Fire sale.

Fire sale.

Fire sale.

The law, lawyers, and the court.
Nov. 7 2005 3:36 PM

Fire Sale

How the gun industry bought itself immunity from the rule of law.

(Continued from Page 1)

The unspoken context for this legislation—unspoken mostly because Democrats are afraid of the issue—is a sizable liability the industry was about to face. The gun-industry immunity act was a direct response to lawsuits filed in the last several years by more than 30 cities—including all the major cities in the country—one state attorney general (Eliot Spitzer of New York), and individuals harmed by gun violence connected, like the Malvo assault rifle case, to misconduct by gun makers, distributors, or dealers. These lawsuits are based, unlike previous litigation the industry faced, on conduct that facilitates easy access by criminals and youths to new handguns. The suits primarily used a traditional public-nuisance approach based on the theory that some (not all) within the industry are knowingly supplying and marketing handguns through distribution outlets—such as particular distributors and dealers and gun shows—that provide youths and criminals that easy access. A recent comprehensive study by the federal Bureau of Alcohol, Tobacco, and Firearms concluded that 57 percent of guns used in crimes were sold by only 1 percent of the dealers.

If the cities and individual plaintiffs had been afforded the opportunity to prove these allegations in court, the industry would have been in trouble—as well it should be for such reckless conduct. On average, 50 people are killed by handguns each day, and three or four times that number are seriously injured daily. These lawsuits claim—and the testimony of high-level industry insiders confirms—that the industry has been knowingly supplying handguns through distribution channels that feed the criminal and youth market.


The largest share of the handgun market, by far, is purchases by law-abiding people for self-defense, so it's worth wondering why the manufacturers would knowingly feed the crime and youth market when it amounts to a small share of their business. The depths to which people sink for personal gain, and the rationalizations sometimes offered, never cease to amaze, but more is at stake here than immediately meets the eye. The large self-defense market is driven by fear. Anything that increases fear—the school shootings at Columbine, the 2000 millennium computer scare, 9/11—increases the demand for handguns. The steady source for the fear that drives the handgun market is crime, particularly crimes committed with guns.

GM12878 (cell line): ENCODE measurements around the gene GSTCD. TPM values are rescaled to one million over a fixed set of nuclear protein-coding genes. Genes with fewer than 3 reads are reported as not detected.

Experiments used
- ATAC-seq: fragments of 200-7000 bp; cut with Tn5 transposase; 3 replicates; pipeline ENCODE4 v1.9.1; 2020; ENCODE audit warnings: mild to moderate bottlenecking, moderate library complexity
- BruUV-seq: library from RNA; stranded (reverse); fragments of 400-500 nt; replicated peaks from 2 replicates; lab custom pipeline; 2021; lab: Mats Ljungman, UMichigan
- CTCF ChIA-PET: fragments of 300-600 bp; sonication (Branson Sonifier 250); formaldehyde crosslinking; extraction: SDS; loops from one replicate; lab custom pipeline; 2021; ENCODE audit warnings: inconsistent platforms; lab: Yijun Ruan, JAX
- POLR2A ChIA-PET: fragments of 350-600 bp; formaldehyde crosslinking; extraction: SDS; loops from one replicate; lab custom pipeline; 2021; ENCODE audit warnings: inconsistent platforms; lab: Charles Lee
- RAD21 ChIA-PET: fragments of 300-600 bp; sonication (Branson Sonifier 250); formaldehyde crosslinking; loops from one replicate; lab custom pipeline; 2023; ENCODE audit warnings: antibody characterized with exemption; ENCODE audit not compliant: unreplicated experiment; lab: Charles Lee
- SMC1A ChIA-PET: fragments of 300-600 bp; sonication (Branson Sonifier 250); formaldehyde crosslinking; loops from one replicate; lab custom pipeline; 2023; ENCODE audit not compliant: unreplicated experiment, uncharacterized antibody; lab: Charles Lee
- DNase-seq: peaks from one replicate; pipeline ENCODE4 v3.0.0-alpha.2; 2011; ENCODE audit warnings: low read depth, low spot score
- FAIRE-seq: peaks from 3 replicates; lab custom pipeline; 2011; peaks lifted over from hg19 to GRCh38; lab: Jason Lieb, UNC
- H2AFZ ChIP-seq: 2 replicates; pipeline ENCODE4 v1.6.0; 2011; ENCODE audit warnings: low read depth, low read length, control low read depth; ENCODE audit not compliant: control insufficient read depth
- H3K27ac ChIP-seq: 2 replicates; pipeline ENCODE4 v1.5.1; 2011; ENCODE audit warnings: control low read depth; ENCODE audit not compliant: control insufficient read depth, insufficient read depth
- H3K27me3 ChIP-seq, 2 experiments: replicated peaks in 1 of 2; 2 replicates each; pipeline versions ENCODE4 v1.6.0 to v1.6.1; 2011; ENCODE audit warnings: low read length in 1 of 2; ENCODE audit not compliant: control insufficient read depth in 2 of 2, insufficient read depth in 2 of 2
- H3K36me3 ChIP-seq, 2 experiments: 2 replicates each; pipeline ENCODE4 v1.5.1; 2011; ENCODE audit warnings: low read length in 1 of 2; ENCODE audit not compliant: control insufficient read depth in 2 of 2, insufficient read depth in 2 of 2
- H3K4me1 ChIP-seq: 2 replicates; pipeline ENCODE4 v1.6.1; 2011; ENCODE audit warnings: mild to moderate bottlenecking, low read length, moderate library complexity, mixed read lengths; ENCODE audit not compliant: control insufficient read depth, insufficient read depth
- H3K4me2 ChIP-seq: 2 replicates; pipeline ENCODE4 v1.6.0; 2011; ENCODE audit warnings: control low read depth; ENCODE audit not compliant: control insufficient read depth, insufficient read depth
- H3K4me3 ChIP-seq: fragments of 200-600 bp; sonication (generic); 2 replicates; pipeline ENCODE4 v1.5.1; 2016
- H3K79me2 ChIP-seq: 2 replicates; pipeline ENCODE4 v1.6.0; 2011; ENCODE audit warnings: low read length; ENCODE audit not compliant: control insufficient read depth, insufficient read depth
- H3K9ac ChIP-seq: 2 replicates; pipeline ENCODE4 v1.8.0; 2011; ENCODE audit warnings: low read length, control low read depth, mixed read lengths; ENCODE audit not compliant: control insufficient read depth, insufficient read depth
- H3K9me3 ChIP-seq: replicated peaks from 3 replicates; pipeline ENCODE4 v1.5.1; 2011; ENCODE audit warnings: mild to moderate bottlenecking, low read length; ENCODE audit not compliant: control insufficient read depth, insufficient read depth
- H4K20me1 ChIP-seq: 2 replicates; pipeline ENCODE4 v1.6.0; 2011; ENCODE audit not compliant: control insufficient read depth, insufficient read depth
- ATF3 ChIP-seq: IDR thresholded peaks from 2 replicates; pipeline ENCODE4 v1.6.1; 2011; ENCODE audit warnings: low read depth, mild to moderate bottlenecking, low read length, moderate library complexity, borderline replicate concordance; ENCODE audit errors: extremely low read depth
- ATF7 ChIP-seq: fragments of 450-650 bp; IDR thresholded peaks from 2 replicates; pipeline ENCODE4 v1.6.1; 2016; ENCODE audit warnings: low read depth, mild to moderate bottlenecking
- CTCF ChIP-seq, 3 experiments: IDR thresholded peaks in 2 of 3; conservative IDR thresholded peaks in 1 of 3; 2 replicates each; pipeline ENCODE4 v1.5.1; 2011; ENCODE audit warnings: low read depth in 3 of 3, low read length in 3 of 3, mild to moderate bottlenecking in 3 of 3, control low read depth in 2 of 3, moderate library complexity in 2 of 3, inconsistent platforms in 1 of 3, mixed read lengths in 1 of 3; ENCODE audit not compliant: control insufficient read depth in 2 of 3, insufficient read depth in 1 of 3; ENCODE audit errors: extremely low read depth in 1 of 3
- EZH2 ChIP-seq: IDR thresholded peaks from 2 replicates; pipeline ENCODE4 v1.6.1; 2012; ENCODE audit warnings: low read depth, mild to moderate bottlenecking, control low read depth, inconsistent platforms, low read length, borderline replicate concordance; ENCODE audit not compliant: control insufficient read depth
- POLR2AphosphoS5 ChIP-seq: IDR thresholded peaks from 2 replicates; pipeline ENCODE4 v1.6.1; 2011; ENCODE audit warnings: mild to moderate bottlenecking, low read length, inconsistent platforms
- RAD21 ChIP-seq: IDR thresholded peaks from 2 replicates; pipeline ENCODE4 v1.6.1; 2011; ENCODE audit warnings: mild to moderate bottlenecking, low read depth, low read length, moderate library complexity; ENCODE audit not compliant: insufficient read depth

About half of the city suits not prohibited by state statutes (before the national legislation was signed, the industry had already gotten many state legislatures to exempt them from the usual state rules) have already surmounted motions to dismiss because they're not frivolous. The city gun suits, and some of the suits by individuals harmed, have fared much better than the state tobacco suits. New York City's suit would have gone to trial in late November.

The congressional sponsors of the legislation, the gun industry and the NRA, acknowledge that the immunity legislation was simply a reaction to these pending suits, and the immunity act specifically provides for dismissal of all of them. In other words, they went and asked a favor from Congress: Enact a law to make these troubling lawsuits go away. And Congress obliged.

All of this raises a constitutional issue that vitally concerned the framers. Before the Constitution was adopted, legislatures regularly intervened in pending lawsuits—indeed parties to lawsuits regularly raced right to the state assemblies to get legislation resolving pending or anticipated lawsuits in their favor.

Thomas Jefferson complained that this practice was becoming "habitual." James Madison rightly called it "legislative usurpation ... [that] must lead to tyranny." The Federalist Papers railed against it. And partly in response, the Constitution establishes separation of powers: Legislatures make laws of general application, executives enforce the laws, and courts decide cases between parties based on the law.

So, here we have a suspension of the rule of law for one industry, enacted by Congress and signed by the president to federally limit traditionally state-determined rules of tort liability: a law that intervenes in and decides the outcome of pending lawsuits. Other industries will surely recognize the utility of such legislation and will seek similar treatment when they are sued. Doubtless they will make some steep campaign donations to get it. And why not, since the rule of law appears to be suddenly up for sale?